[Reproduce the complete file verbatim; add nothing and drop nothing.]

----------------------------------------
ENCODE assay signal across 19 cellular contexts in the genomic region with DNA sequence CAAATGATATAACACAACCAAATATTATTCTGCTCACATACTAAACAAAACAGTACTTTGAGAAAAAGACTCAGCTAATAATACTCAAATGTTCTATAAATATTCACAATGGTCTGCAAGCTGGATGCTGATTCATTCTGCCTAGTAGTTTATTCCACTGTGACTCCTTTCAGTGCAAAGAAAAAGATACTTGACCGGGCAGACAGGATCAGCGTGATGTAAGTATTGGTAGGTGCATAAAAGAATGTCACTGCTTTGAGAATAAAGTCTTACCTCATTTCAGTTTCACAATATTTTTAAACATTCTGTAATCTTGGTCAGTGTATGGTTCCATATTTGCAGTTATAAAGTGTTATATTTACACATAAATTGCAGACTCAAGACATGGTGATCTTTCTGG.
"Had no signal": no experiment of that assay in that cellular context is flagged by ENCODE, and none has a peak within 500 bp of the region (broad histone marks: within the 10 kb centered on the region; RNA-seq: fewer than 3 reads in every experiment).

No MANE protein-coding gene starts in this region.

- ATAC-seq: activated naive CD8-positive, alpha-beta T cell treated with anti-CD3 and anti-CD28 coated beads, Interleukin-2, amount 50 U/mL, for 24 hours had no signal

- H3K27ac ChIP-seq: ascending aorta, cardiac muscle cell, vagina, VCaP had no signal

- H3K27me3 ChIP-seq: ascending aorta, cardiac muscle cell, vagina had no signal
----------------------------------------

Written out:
ENCODE assay signal across 19 cellular contexts in the genomic region with DNA sequence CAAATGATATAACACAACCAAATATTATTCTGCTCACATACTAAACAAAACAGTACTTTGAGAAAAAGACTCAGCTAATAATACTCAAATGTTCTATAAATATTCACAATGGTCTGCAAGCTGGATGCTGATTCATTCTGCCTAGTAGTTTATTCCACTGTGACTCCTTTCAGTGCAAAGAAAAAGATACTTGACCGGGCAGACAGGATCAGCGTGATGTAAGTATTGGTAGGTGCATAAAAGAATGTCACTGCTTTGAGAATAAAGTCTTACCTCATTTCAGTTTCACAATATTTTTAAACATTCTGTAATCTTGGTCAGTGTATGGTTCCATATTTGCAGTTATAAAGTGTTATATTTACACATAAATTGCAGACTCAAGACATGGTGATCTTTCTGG.
"Had no signal": no experiment of that assay in that cellular context is flagged by ENCODE, and none has a peak within 500 bp of the region (broad histone marks: within the 10 kb centered on the region; RNA-seq: fewer than 3 reads in every experiment).

No MANE protein-coding gene starts in this region.

- ATAC-seq: activated naive CD8-positive, alpha-beta T cell treated with anti-CD3 and anti-CD28 coated beads, Interleukin-2, amount 50 U/mL, for 24 hours had no signal

- H3K27ac ChIP-seq: ascending aorta, cardiac muscle cell, vagina, VCaP had no signal

- H3K27me3 ChIP-seq: ascending aorta, cardiac muscle cell, vagina had no signal